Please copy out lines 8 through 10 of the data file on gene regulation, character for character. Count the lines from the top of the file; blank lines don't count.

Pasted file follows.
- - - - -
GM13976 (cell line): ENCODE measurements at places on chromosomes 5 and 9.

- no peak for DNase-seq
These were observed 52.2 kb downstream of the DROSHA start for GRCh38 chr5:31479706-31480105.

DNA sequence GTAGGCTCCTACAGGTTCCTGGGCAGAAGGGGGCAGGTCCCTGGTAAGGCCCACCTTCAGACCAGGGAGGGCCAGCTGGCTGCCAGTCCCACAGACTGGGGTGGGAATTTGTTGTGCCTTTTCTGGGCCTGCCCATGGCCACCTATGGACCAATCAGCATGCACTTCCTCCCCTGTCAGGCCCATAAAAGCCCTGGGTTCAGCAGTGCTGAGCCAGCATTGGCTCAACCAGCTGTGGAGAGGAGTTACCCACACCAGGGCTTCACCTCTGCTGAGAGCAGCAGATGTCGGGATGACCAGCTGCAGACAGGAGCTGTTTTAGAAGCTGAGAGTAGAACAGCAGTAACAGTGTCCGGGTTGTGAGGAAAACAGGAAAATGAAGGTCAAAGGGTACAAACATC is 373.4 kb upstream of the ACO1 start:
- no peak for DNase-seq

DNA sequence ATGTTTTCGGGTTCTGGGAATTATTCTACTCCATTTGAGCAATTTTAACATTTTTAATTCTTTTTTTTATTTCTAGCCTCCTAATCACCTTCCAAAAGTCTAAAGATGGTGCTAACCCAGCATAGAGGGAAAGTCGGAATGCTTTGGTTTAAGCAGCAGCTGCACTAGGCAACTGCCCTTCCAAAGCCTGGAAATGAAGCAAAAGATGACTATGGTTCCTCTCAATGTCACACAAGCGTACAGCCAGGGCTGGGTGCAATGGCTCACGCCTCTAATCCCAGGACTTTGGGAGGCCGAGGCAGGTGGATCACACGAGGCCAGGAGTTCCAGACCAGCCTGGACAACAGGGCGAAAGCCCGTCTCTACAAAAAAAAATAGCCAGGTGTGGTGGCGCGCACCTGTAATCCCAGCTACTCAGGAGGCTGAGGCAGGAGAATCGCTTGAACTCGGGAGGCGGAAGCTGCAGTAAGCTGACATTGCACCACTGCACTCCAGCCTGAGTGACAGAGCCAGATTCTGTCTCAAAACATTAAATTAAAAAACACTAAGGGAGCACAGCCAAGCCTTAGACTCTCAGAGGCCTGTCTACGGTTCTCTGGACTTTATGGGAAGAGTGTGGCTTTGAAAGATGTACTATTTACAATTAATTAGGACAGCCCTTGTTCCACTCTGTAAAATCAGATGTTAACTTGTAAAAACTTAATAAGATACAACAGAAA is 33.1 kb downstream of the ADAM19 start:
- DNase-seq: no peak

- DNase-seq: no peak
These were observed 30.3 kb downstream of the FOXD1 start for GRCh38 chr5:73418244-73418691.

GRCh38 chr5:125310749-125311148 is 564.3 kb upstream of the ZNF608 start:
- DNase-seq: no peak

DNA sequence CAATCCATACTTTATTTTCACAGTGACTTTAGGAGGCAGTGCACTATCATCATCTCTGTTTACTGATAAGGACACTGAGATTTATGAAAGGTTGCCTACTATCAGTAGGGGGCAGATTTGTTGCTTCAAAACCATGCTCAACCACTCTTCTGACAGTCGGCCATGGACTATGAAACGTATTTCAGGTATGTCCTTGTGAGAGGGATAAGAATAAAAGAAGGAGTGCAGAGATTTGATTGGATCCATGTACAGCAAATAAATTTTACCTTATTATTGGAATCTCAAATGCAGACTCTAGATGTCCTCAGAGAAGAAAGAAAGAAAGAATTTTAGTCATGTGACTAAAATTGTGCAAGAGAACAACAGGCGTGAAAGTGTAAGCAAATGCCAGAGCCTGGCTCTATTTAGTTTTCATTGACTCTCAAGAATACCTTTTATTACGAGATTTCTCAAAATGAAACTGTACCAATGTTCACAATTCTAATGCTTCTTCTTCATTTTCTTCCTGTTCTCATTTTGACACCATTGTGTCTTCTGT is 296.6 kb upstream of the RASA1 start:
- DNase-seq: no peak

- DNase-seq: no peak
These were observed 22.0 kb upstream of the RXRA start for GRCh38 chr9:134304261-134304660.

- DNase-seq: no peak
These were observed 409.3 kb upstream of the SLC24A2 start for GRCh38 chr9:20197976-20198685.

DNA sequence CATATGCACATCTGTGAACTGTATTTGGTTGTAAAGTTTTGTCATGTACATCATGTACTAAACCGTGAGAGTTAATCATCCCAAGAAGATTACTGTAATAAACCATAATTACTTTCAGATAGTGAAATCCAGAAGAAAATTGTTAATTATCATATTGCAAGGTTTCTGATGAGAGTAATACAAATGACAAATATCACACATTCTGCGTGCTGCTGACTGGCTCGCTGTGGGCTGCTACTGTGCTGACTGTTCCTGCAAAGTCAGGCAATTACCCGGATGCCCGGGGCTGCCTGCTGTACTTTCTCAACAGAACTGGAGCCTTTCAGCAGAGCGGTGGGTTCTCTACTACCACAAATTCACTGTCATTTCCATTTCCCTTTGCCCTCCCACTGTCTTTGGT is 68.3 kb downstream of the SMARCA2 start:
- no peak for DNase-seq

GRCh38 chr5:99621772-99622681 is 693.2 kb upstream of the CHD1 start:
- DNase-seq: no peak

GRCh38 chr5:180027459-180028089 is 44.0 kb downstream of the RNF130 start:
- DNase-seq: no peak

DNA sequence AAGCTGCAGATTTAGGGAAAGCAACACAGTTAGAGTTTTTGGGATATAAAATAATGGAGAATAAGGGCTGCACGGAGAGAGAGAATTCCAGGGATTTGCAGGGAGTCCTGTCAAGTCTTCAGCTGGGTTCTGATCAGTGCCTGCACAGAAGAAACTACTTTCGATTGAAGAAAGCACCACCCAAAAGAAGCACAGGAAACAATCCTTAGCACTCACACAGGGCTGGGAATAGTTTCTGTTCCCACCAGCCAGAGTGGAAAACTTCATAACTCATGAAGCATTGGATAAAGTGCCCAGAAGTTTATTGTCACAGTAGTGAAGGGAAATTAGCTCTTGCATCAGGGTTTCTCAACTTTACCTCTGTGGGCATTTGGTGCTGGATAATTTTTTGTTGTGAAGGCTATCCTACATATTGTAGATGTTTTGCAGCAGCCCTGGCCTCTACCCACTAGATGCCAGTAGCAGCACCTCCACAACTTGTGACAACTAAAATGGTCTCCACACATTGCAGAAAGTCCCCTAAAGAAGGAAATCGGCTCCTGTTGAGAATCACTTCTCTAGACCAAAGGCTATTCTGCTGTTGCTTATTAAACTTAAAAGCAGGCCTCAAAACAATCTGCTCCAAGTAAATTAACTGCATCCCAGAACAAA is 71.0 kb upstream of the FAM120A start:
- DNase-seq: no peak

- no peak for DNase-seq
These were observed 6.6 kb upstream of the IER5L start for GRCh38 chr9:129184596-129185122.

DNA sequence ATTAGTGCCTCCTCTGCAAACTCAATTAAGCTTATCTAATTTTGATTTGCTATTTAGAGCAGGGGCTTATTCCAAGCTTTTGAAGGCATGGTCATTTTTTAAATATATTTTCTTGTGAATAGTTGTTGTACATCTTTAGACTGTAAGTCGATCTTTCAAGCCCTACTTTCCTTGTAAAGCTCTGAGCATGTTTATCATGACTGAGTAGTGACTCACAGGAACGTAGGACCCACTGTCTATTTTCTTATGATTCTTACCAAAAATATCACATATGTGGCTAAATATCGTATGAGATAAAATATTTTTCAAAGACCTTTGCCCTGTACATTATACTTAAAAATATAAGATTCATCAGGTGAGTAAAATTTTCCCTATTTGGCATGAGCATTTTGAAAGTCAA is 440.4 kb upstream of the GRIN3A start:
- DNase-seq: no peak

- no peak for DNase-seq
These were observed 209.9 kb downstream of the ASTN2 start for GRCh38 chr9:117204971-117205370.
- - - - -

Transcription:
- DNase-seq: no peak
These were observed 30.3 kb downstream of the FOXD1 start for GRCh38 chr5:73418244-73418691.

GRCh38 chr5:125310749-125311148 is 564.3 kb upstream of the ZNF608 start: